As the COVID-19 pandemic rapidly unfolds, the Federal Communications Commission (“FCC”) has been active to keep communications services available through various waivers, extensions, and other regulatory relief. Kelley Drye’s Communications Practice Group is tracking these actions and what they mean for communications service providers and their customers. CommLaw Monitor will provide regular updates to its analysis of the latest regulatory and legislative actions impacting your business and the communications industry. Click on the “COVID-19” blog category for previous updates.

If you have any urgent questions, please contact your usual Kelley Drye attorney or any member of the Communications Practice Group. For more information on other aspects of the federal and state response to the COVID-19 pandemic, as well as labor and employment and other issues, please visit Kelley Drye’s COVID-19 Response Resource Center.


Continue Reading COVID-19: What Communications Service Providers Need to Know – June 8, 2020

A draft Declaratory Ruling and Notice of Proposed Rulemaking (“NPRM”), if adopted, would clarify the agency’s 2014 rules governing the process state and local governments use to review deployments of new antenna and equipment on existing wireless infrastructure and seek comment on a related proposal concerning excavations for such expansions. The clarifications, which are meant to speed the deployment of 5G infrastructure, largely mirror those sought in a pair of petitions for declaratory ruling filed by the Wireless Infrastructure Association (“WIA”) and CTIA in the fall of 2019. Those petitions allege that despite the 2014 rules, states and localities continue to erect barriers that slow their ability to add new facilities to existing infrastructure. In comments on the petitions, states and localities contend that they are substantially complying with the rules and that any delays are caused by applicants or their contractors. However, the FCC apparently plans to move forward with adopting most, though not all, of the industry group clarification requests.

For those who have been following the FCC over the past three years under Chairman Pai’s leadership, the draft item builds on the agency’s multifaceted effort to pave a clear path for the private sector to deploy 5G technologies. Prior efforts include repurposing low-, mid-, and high-band spectrum for mobile wireless operations, reducing the circumstances under which wireless infrastructure deployments must undergo federal historic preservation and environmental reviews, and preempting states and localities from using review processes to slow the deployment of small cells.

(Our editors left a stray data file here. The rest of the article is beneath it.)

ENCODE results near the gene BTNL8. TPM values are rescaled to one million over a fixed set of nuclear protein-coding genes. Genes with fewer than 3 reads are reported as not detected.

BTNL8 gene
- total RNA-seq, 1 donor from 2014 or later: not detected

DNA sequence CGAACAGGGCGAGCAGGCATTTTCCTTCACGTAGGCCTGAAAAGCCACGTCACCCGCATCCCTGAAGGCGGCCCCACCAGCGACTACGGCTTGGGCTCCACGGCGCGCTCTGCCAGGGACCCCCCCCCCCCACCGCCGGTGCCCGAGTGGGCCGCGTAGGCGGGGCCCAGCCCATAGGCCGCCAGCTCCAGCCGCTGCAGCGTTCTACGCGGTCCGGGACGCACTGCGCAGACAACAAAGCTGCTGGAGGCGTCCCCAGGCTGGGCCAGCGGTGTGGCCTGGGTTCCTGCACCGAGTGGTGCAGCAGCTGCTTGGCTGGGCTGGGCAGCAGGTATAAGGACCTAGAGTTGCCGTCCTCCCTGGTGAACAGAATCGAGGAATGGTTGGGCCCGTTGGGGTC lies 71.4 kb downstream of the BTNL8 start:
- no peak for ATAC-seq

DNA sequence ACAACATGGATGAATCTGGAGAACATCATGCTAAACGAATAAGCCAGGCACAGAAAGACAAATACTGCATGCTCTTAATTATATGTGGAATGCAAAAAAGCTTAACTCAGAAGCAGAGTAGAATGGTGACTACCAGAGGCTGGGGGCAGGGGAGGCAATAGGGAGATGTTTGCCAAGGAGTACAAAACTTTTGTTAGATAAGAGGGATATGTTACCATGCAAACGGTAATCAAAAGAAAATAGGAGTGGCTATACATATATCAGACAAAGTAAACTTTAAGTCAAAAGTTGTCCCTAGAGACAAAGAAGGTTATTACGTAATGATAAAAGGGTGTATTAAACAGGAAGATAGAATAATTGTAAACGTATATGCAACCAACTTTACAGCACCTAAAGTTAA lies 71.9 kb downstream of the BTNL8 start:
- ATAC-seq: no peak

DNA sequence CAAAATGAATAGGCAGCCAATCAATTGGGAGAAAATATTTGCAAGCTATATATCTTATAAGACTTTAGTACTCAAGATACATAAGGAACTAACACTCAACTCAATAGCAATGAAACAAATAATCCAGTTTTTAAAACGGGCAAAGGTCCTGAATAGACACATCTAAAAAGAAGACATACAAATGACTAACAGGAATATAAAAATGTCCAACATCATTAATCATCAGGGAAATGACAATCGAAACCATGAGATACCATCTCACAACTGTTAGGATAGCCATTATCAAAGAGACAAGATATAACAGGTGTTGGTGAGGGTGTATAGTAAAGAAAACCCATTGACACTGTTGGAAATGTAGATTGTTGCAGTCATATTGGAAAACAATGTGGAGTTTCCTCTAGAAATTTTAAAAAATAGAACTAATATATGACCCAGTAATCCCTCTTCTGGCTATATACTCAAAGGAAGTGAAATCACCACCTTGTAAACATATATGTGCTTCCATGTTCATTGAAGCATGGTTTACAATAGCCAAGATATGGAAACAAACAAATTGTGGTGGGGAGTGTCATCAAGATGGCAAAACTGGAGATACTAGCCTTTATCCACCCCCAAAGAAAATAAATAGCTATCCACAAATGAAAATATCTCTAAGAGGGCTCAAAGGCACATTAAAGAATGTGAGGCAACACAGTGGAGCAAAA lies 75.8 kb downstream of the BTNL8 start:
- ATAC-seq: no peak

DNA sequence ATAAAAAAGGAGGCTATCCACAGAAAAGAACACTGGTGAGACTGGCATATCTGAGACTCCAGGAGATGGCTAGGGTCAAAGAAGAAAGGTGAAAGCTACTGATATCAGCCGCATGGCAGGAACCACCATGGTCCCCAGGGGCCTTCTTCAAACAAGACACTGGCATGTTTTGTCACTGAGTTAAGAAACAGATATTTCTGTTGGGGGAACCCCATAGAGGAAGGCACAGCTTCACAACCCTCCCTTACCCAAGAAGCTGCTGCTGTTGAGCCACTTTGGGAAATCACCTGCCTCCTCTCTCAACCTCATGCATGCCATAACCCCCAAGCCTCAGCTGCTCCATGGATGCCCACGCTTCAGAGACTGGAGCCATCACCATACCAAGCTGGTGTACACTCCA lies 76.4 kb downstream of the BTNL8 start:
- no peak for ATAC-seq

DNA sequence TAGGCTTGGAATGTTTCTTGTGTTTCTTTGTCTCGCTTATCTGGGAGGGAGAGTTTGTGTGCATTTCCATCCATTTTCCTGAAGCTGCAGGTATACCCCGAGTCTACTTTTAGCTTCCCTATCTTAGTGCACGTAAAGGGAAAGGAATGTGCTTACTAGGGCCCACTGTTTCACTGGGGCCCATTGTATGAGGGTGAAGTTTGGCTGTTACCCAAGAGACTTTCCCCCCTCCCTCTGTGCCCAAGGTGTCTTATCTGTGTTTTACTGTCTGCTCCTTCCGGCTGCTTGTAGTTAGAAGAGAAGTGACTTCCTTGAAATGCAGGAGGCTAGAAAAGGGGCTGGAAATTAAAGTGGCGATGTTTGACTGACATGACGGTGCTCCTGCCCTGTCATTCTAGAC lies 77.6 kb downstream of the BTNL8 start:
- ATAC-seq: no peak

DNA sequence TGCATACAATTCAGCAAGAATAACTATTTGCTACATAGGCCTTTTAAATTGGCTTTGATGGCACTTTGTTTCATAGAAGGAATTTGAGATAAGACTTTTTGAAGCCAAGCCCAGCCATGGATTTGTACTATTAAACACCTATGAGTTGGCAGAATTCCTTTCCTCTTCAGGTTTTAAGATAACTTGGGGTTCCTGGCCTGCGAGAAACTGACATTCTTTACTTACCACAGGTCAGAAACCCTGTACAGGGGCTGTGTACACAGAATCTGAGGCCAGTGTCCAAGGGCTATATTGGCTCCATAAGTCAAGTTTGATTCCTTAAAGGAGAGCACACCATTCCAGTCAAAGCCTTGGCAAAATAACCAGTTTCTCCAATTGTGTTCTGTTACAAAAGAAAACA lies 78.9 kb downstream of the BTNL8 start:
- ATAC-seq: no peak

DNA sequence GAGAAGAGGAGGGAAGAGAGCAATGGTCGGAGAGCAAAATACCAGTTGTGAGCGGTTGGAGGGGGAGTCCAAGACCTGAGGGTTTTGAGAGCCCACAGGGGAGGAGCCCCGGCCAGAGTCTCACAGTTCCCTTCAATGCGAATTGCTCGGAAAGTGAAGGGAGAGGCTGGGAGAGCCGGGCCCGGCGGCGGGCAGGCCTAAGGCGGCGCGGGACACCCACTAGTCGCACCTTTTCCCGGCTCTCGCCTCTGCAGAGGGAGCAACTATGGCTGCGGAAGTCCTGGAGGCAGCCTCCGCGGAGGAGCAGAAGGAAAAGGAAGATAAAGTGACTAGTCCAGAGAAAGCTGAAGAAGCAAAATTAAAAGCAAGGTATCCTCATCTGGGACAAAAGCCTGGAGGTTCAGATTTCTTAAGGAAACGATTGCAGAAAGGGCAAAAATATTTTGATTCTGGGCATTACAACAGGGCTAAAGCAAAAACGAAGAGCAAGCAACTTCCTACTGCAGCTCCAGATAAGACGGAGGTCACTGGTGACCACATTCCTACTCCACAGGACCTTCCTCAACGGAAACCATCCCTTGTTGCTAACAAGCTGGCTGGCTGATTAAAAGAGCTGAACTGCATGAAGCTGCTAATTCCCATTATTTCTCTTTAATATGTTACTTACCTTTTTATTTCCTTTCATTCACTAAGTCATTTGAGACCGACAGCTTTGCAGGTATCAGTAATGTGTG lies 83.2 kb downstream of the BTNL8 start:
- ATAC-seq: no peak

The agency is set to vote on the item at its June 9, 2020, open meeting.


Continue Reading Proposed Wireless Infrastructure Item Clarifies Rules Concerning Local Reviews to Speed 5G Deployments

As the COVID-19 pandemic rapidly unfolds, the Federal Communications Commission (“FCC”) has been active to keep communications services available through various waivers, extensions, and other regulatory relief. Kelley Drye’s Communications Practice Group is tracking these actions and what they mean for communications service providers and their customers. CommLaw Monitor will provide regular updates to its analysis of the latest regulatory and legislative actions impacting your business and the communications industry. Click on the “COVID-19” blog category for previous updates.

If you have any urgent questions, please contact your usual Kelley Drye attorney or any member of the Communications Practice Group. For more information on other aspects of the federal and state response to the COVID-19 pandemic, as well as labor and employment and other issues, please visit Kelley Drye’s COVID-19 Response Resource Center.


Continue Reading COVID-19: What Communications Service Providers Need to Know – June 1, 2020